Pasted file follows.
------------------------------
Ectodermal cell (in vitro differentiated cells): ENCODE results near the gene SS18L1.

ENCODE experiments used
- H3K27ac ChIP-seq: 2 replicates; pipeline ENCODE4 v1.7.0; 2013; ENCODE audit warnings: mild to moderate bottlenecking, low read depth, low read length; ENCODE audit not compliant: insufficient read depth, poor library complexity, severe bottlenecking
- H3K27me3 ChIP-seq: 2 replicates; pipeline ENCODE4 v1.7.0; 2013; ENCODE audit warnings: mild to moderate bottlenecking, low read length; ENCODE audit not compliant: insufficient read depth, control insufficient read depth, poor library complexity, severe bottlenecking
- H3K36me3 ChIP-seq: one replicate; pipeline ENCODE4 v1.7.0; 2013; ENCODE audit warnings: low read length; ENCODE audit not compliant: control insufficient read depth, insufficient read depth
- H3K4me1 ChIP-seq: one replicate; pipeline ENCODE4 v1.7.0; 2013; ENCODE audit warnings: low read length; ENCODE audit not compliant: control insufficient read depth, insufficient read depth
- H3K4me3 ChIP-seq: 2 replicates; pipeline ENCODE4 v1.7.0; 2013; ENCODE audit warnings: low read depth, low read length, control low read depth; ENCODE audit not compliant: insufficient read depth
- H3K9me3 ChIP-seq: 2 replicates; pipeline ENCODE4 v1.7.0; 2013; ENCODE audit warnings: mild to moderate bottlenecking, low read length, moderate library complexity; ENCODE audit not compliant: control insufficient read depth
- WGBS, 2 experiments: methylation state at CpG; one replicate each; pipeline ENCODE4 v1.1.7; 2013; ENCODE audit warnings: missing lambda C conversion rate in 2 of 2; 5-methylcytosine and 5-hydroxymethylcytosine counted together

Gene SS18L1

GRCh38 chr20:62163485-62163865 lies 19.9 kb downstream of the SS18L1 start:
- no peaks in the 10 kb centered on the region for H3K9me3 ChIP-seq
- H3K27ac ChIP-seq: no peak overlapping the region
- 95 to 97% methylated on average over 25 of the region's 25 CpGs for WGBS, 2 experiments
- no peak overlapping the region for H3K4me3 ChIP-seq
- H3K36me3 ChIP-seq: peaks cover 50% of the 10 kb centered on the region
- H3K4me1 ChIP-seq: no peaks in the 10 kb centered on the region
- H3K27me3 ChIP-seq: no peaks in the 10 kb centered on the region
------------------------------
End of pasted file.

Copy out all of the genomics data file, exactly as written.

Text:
Ectodermal cell (in vitro differentiated cells): ENCODE results near the gene SS18L1.

ENCODE experiments used
- H3K27ac ChIP-seq: 2 replicates; pipeline ENCODE4 v1.7.0; 2013; ENCODE audit warnings: mild to moderate bottlenecking, low read depth, low read length; ENCODE audit not compliant: insufficient read depth, poor library complexity, severe bottlenecking
- H3K27me3 ChIP-seq: 2 replicates; pipeline ENCODE4 v1.7.0; 2013; ENCODE audit warnings: mild to moderate bottlenecking, low read length; ENCODE audit not compliant: insufficient read depth, control insufficient read depth, poor library complexity, severe bottlenecking
- H3K36me3 ChIP-seq: one replicate; pipeline ENCODE4 v1.7.0; 2013; ENCODE audit warnings: low read length; ENCODE audit not compliant: control insufficient read depth, insufficient read depth
- H3K4me1 ChIP-seq: one replicate; pipeline ENCODE4 v1.7.0; 2013; ENCODE audit warnings: low read length; ENCODE audit not compliant: control insufficient read depth, insufficient read depth
- H3K4me3 ChIP-seq: 2 replicates; pipeline ENCODE4 v1.7.0; 2013; ENCODE audit warnings: low read depth, low read length, control low read depth; ENCODE audit not compliant: insufficient read depth
- H3K9me3 ChIP-seq: 2 replicates; pipeline ENCODE4 v1.7.0; 2013; ENCODE audit warnings: mild to moderate bottlenecking, low read length, moderate library complexity; ENCODE audit not compliant: control insufficient read depth
- WGBS, 2 experiments: methylation state at CpG; one replicate each; pipeline ENCODE4 v1.1.7; 2013; ENCODE audit warnings: missing lambda C conversion rate in 2 of 2; 5-methylcytosine and 5-hydroxymethylcytosine counted together

Gene SS18L1

GRCh38 chr20:62163485-62163865 lies 19.9 kb downstream of the SS18L1 start:
- no peaks in the 10 kb centered on the region for H3K9me3 ChIP-seq
- H3K27ac ChIP-seq: no peak overlapping the region
- 95 to 97% methylated on average over 25 of the region's 25 CpGs for WGBS, 2 experiments
- no peak overlapping the region for H3K4me3 ChIP-seq
- H3K36me3 ChIP-seq: peaks cover 50% of the 10 kb centered on the region
- H3K4me1 ChIP-seq: no peaks in the 10 kb centered on the region
- H3K27me3 ChIP-seq: no peaks in the 10 kb centered on the region